Yet despite McGill’s argument against Wheaton’s inconsistencies and her wonderfully complex analysis of nineteenth-century authorship, she limits her discussion of authorship to those writers who worked within the industrial publishing industry and for a specific purpose, namely monetary profit. By limiting her analysis of books as commodities that circulate in an economic, capitalist system of exchange, McGill ignores the types of amateur publications that scholars such as Ann Fabian rightly bring to the surface of nineteenth-century print culture. When combined with well-known examples of self-published books such as Walt Whitman‘s Leaves of Grass, Fabian’s focus on an authorial/editorial practice that functions outside — or on the margins of — professional publication exposes what I see as a weakness in McGill’s argument. If copyright should be limited, in part at least, because of the process by which the material commodity is produced (i.e., through the operation of an industry that marks the text with the labor of multiple individuals rather than the single labor of a lone author), the alternative process by which amateur authors, editors, and publishers produce their work begs a reconsideration of McGill’s view of the book as a commodity produced and disseminated through a professional/industrial process of exchange. One aspect of amateur authorship that distinguishes it from the type of authorship McGill discusses is that the amateur author often doubles as editor, printer, and distributor — a virtual collapse of Robert Darnton‘s “communications circuit.” The term “self-published” openly excludes the industrial publishing apparatus that McGill introduces as a key challenge to an author’s claim of ownership over his or her text. An author like Whitman performed much of the labor that brought Leaves of Grass into being as a material commodity. In Whitman’s case, the Lockean theory that the circumference of private property is determined by the extent of the author’s labor would seem to provide him with the theoretical basis for an argument in favor of perpetual copyright.

Robert Darnton’s “communications circuit”

No matter the physical labor Whitman performed in the production of Leaves of Grass, the republican theory of authorship is driven by the privileging of reader’s interests over those of individual authors. In a particularly striking example of such privilege, McGill quotes an argument Charles Ingersoll (one of Richard Peters‘s lawyers) makes before the court in defense of Peters’s right to reprint Wheaton’s collection of reports:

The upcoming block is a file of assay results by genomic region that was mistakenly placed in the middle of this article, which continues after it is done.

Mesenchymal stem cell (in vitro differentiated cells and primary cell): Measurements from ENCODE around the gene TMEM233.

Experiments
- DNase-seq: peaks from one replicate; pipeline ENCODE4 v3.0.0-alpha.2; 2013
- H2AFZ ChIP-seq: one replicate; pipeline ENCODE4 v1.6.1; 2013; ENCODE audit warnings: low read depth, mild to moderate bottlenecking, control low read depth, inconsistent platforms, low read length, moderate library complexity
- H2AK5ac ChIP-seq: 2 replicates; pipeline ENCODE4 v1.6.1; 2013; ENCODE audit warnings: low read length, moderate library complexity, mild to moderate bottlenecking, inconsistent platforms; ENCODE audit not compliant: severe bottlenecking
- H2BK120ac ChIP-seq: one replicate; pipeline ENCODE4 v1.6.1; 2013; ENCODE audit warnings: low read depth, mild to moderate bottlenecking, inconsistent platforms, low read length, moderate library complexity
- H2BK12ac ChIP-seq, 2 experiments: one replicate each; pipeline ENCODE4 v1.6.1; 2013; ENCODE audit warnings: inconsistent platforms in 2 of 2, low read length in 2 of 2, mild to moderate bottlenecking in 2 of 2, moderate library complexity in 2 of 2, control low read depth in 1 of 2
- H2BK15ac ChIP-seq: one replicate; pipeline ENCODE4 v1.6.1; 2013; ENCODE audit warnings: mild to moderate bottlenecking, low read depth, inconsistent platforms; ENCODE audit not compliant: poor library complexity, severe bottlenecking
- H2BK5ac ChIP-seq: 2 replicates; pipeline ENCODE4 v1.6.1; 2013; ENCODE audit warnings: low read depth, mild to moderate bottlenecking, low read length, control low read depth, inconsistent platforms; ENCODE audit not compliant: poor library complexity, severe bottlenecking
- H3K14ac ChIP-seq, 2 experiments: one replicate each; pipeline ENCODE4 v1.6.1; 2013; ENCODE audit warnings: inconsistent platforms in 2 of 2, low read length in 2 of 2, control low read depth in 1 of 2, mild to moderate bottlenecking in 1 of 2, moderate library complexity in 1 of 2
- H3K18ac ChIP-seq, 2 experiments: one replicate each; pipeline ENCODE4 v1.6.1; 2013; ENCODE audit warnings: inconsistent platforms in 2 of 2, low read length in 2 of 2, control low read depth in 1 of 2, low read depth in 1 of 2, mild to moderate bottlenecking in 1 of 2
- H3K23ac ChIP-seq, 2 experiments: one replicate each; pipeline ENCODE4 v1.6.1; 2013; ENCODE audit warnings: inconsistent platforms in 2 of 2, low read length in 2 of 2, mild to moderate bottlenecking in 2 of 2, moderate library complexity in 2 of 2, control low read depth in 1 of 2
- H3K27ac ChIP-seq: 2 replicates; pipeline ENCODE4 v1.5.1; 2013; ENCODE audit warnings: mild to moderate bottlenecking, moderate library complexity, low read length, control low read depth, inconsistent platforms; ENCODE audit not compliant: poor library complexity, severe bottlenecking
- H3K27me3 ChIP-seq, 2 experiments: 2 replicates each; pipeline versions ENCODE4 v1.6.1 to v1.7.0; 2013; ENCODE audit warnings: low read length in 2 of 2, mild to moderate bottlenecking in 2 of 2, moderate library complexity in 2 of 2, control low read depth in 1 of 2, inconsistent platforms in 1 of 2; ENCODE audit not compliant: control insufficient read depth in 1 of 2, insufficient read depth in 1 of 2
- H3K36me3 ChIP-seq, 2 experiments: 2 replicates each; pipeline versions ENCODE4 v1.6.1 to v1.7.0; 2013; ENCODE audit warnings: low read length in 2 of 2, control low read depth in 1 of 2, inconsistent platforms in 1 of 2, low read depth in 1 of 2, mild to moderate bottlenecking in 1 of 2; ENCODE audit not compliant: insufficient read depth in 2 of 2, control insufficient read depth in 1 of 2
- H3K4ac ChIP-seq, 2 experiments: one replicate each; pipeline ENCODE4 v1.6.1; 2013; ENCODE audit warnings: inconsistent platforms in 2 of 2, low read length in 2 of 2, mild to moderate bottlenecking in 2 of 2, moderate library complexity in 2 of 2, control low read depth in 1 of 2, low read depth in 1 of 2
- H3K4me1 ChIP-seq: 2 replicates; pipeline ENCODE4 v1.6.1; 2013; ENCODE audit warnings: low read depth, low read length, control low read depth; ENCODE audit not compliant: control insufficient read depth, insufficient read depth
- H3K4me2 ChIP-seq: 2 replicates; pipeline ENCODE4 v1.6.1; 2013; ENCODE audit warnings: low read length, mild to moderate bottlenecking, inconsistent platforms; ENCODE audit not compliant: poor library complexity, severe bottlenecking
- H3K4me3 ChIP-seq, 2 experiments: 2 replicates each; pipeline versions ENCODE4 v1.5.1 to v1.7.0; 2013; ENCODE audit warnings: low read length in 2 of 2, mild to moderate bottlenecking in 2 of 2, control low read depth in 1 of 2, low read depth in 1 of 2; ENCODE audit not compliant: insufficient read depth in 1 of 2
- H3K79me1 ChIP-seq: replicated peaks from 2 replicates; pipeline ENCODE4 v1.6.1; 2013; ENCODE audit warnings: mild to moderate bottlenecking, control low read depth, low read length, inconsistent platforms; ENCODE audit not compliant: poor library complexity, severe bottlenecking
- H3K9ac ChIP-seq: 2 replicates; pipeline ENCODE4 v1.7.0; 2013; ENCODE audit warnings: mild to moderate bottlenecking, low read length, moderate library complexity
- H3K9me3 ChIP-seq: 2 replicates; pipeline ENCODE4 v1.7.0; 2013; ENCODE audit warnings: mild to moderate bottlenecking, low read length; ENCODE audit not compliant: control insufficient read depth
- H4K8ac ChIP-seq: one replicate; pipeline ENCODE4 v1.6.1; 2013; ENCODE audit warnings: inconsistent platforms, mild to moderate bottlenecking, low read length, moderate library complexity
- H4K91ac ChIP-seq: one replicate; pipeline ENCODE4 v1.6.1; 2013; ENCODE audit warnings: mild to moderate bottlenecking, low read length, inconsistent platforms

The notions of personal property of the common law, which is founded on natural law, depend materially on possession. Throw it out of public use, and how can you limit or define that use? How can you attach possession to it at all, except of a subtle or imaginative character? If you may read, you may print. The possession is not more absolute and entire in the one case than the other. (61)

This, of course, returns us to the problem of who possesses a text once it is sold on the open market. According to Ingersoll’s statement, to read is to possess, and to hold the right to reproduce a text in the act of reading is analogous to holding the right to reproduce a text in print. As McGill notes in her comments on Ingersoll’s argument, “This proposition constitutes an astonishing elision of the sphere of production from the opposite direction than we have come to expect. Whereas Webster and Paine imagine an unmediated relation between author and printed text, casting the author as sole producer, Ingersoll imagines an unmediated relation between reader and text” (61-62). Not only does this unmediated relation between reader and text have radical implications for copyright law — the proposition conflates the “technology of print” with the “repetition in the mind of the reader of the ideas of the author” — it also has radical implications for the nature of authorship (McGill 62). By shifting the emphasis from authorial control to the communal control of the reading public, the republican theory of authorship devalues the authority of the individual author in favor of the public interest. It is only when a text meets its rightful destination — the reading public — that authorship as defined by material production and dissemination comes into being.


Darnton, Robert. “What Is the History of Books?” The Book History Reader, ed. David Finkelstein and Alistair McCleery (New York: Routledge, 2002), 9-26.

Fabian, Ann. “Amateur Authors,” A History of the Book in America, vol. 3, ed. Scott Casper, Jeffery D. Groves, Stephen Nissenbaum, and Michael Winship (Chapel Hill: University of North Carolina Press, 2007), 407-415.